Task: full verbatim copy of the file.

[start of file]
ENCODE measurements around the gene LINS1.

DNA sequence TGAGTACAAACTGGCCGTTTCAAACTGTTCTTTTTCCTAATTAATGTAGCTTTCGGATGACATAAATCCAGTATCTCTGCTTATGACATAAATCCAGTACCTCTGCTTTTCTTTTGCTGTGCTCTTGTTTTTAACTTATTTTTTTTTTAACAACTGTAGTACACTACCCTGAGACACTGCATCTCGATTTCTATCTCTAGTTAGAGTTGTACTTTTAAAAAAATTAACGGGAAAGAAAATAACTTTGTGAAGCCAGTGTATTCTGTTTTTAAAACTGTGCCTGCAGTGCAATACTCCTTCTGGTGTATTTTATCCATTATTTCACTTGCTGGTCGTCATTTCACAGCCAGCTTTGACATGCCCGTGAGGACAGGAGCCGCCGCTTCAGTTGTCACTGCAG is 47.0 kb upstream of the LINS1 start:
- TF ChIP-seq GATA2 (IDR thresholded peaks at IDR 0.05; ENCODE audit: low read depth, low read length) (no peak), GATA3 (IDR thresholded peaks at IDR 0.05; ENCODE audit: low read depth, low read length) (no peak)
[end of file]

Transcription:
ENCODE measurements around the gene LINS1.

DNA sequence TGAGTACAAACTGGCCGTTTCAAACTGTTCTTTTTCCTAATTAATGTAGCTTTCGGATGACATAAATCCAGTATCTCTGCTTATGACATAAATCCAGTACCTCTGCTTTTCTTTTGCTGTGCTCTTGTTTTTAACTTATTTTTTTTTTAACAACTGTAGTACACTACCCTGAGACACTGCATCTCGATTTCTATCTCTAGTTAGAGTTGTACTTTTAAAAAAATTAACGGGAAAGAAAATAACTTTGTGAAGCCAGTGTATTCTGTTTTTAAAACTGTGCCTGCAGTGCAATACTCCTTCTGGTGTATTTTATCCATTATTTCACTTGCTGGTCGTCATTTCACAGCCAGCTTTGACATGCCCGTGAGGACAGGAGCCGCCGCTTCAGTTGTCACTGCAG is 47.0 kb upstream of the LINS1 start:
- TF ChIP-seq GATA2 (IDR thresholded peaks at IDR 0.05; ENCODE audit: low read depth, low read length) (no peak), GATA3 (IDR thresholded peaks at IDR 0.05; ENCODE audit: low read depth, low read length) (no peak)